6.8/10
49,894
200 user 132 critic

Rendition (2007)

Clip
1:30 | Clip

Watch Now

From $2.99 (SD) on Amazon Video

ON DISC
A CIA analyst questions his assignment after witnessing an unorthodox interrogation at a secret detention facility outside the US.

Director:

Writer:

Reviews
Popularity
3,902 ( 1,012)
1 win & 2 nominations. See more awards »

Videos

Photos

Edit

Cast

Cast overview, first billed only:
...
...
...
...
...
...
...
Hadar Ratzon Rotem ...
Safiya (as Hadar Ratzon)
...
Lee Mayer
...
Said Abdel Aziz
Moa Khouas ...
Khalid El-Emin
Zineb Oukach ...
Fatima Fawal
...
Jeremy El-Ibrahimi
...
Nuru El-Ibrahimi
Laila Mrabti ...
Lina Fawal
Edit

Storyline

After a terrorist bombing kills an American envoy in a foreign country, an investigation leads to an Egyptian who has been living in the United States for years and who is married to an American. He is apprehended when he's on his way home. The U.S. sends him to the country where the incident occurs for interrogation which includes torture. An American CIA operative observes the interrogation and is at odds whether to keep it going or to stop it. In the meantime, the man's wife raises hell to find him despite being pregnant but the person behind this refuses to help or give her any information. Written by rcs0411@yahoo.com

Plot Summary | Plot Synopsis

Taglines:

You don't get to torture without rendition. See more »

Genres:

Drama | Thriller

Motion Picture Rating (MPAA)

Rated R for torture/violence and language | See all certifications »

Parents Guide:

 »
Edit

Details

Official Sites:

Country:

Language:

|

Release Date:

19 October 2007 (USA)  »

Also Known As:

Détention secrète  »

Filming Locations:

 »

Box Office

Budget:

$27,500,000 (estimated)

Opening Weekend:

£583,345 (UK) (21 October 2007)

Gross:

$9,736,045 (USA) (15 November 2007)
 »

Company Credits

Show detailed on  »

Technical Specs

Runtime:

Sound Mix:

| |

Color:

Aspect Ratio:

2.35 : 1
See  »
Edit

Did You Know?

Trivia

Based on the true story of Khalid El-Masri, a German citizen who was mistaken for Khalid al-Masri, rumored to have been involved with the September 11th, 2001 terrorist attacks. In 2004, El-Masri was arrested and transferred to a "black" site in Afghanistan where he was interrogated, beaten, sexually abused, and tortured for 5 months before the CIA released him, admitting that his capture and torture were a mistake. See more »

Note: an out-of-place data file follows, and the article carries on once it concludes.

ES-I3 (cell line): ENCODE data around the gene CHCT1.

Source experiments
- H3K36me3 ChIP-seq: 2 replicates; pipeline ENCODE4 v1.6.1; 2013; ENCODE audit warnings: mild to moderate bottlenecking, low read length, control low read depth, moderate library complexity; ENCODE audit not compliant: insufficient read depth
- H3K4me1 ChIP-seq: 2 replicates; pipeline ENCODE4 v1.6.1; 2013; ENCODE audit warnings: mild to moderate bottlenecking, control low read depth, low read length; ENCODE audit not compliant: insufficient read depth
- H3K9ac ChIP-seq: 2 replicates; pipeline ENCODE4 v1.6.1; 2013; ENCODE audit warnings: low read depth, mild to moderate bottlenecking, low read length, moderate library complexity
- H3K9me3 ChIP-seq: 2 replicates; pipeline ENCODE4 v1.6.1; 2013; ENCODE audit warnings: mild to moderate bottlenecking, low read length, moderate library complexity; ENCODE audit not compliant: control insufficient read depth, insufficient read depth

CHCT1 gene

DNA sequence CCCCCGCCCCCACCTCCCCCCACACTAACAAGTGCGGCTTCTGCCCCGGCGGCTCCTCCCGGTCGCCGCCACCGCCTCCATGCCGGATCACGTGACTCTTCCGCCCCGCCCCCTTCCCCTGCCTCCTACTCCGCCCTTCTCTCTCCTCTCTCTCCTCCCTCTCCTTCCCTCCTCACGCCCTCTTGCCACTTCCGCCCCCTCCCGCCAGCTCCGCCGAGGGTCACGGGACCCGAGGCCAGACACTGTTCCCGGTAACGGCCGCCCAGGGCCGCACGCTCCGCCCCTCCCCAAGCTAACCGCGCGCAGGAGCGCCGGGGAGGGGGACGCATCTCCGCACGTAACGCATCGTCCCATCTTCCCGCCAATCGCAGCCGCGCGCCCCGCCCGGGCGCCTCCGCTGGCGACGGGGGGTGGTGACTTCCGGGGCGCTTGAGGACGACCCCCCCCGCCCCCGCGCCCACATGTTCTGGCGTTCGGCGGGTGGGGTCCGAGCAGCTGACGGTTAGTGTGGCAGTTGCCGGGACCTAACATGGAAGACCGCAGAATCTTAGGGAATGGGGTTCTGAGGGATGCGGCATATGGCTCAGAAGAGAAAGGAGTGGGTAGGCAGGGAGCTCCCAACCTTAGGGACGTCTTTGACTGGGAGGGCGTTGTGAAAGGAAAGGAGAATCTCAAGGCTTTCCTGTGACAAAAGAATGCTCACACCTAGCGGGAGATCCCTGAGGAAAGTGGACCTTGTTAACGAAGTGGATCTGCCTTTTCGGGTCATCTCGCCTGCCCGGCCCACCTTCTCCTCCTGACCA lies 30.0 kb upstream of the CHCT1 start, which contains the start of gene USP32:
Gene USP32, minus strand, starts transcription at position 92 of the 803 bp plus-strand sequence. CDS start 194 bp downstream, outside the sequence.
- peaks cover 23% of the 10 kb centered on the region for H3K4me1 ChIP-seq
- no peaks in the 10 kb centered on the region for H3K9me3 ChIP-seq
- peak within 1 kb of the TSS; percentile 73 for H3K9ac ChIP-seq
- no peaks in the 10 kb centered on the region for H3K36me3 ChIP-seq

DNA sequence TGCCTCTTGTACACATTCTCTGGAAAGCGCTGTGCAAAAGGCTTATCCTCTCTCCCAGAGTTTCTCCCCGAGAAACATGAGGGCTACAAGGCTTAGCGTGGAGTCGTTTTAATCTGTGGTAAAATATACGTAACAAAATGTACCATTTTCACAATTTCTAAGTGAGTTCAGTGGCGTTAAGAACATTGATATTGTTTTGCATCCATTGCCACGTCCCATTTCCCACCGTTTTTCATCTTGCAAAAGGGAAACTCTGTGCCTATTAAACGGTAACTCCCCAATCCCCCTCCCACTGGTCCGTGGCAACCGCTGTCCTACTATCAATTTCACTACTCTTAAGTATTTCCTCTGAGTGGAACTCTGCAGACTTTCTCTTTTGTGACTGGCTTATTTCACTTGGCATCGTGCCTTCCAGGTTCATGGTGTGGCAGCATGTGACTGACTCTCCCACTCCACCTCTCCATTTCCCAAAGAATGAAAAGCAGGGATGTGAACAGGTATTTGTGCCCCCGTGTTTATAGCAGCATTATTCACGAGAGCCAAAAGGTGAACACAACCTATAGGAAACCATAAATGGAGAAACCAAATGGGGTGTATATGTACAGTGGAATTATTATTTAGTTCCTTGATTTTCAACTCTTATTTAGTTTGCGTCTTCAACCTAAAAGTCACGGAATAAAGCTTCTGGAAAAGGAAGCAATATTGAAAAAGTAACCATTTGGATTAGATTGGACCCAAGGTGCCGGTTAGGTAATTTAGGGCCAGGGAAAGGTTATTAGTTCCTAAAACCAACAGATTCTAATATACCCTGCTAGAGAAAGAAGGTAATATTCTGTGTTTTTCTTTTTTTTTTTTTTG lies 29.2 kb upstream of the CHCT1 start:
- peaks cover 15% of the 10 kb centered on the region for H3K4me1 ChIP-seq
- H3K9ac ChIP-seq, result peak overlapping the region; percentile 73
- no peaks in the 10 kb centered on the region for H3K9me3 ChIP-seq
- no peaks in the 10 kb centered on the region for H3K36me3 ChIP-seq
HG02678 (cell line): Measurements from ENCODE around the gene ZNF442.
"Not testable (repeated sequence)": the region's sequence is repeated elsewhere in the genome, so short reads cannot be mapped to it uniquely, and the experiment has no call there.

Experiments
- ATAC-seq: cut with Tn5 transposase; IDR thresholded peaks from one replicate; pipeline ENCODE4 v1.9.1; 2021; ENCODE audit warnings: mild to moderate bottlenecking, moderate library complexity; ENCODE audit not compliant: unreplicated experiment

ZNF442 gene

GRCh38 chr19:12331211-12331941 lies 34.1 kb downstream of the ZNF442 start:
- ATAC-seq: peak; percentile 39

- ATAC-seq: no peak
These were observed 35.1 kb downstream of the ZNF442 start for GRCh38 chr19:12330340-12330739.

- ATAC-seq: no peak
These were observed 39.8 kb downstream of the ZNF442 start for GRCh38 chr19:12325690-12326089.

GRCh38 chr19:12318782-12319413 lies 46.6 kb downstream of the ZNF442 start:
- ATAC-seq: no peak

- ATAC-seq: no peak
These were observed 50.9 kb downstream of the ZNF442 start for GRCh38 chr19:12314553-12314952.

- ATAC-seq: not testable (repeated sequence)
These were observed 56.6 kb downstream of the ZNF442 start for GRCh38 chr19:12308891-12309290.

Goofs

The view from Senator Hawkins' office (which is supposed to be in Washington, D.C.) shows the Los Angeles County Courthouse. From the angle, his office is on the South corner of 1st and Hill Streets. A flag pole with the California state flag flying below the US flag is also visible. See more »

Quotes

Corrine Whitman: Why don't you ask your boss how badly he really does want to stick his neck out for a terrorist.
Alan Smith: Well, he might for due process. Maybe I should have a copy of the Constitution sent to your office.
See more »

Connections

Featured in Getaway: Episode #17.3 (2008) See more »

Soundtracks

L'Amaar
Written and Performed by M.C. Rai
Courtesy of Embarka Records
See more »

Frequently Asked Questions

See more (Spoiler Alert!) »

User Reviews

 
is it ever, ever right to torture an individual
21 October 2007 | by (Canada) – See all my reviews

I saw the movie yesterday and was shocked by it, but even more shocked by some of the comments I have read here. One person wrote that it was ambiguous if the victim of the torture was guilty or not--therefore... One person wrote that since he wasn't an American citizen, therefore... Some people comment that the people in the Middle East hate us and want us dead, therefore... So are we saying then that it is right to torture someone who is guilty of a crime? Are we saying it is right to torture someone who is not an American Citizen? Are we saying that it is right to torture someone who may hate us and want us dead? Are we saying that, as is written in the Geneva Convention, the Declaration of Human Rights and the Constitution of the United States that "torture is wrong, but some torture is less wrong than others?" When does it become "right" to torture? THAT is why this movie is powerful-- it is ambiguous, but not about torture. Torture is always wrong, and if we are willing to do it, even in the name of justice and "National Security" or "freedom and democracy" then we are wrong and we are evil; we are doing exactly what we are accusing our enemies of doing (and we are calling them "wrong" in the same breath.) My favorite line in the film was "if you don't want to compromise join Amnesty International." Right on.


450 of 615 people found this review helpful.  Was this review helpful to you?

Contribute to This Page

"The IMDb Show": Alan Tudyk, His Top 5 Star Wars Droids, and Denzel's Dream Role

"The IMDb Show" Thanksgiving special: Alan Tudyk ranks his top five droids, we talk with the cast of Roman J. Israel, Esq., and we share our favorite Thanksgiving TV episodes.

Watch the show